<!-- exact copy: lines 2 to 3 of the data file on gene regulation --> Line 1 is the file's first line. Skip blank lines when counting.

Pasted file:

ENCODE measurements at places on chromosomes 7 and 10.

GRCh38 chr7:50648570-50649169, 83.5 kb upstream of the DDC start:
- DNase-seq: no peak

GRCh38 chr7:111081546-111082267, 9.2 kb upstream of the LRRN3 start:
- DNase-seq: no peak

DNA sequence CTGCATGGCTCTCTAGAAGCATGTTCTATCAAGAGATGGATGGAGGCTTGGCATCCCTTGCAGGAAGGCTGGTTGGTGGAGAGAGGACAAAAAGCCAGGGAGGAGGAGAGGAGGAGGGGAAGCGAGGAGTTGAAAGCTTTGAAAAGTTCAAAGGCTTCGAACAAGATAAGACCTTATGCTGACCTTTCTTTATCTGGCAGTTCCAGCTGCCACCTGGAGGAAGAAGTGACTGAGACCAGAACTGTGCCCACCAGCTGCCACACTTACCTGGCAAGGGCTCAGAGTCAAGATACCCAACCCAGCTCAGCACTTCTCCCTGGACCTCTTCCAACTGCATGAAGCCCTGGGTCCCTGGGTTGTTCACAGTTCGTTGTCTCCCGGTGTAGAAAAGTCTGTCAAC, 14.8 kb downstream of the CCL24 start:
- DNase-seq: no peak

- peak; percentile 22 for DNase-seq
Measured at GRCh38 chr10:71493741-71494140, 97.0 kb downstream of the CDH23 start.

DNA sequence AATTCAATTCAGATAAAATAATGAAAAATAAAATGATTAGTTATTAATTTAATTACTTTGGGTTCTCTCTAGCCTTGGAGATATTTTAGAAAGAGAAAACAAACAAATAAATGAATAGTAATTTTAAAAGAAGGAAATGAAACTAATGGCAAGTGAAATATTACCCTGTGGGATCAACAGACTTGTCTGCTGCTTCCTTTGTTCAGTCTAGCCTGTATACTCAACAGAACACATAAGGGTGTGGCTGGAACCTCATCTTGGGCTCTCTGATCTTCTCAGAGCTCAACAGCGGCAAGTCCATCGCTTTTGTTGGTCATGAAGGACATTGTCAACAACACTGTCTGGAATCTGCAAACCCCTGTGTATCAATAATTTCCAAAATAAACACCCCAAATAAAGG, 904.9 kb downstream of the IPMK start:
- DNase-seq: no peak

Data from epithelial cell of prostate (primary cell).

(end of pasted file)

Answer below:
GRCh38 chr7:50648570-50649169, 83.5 kb upstream of the DDC start:
- DNase-seq: no peak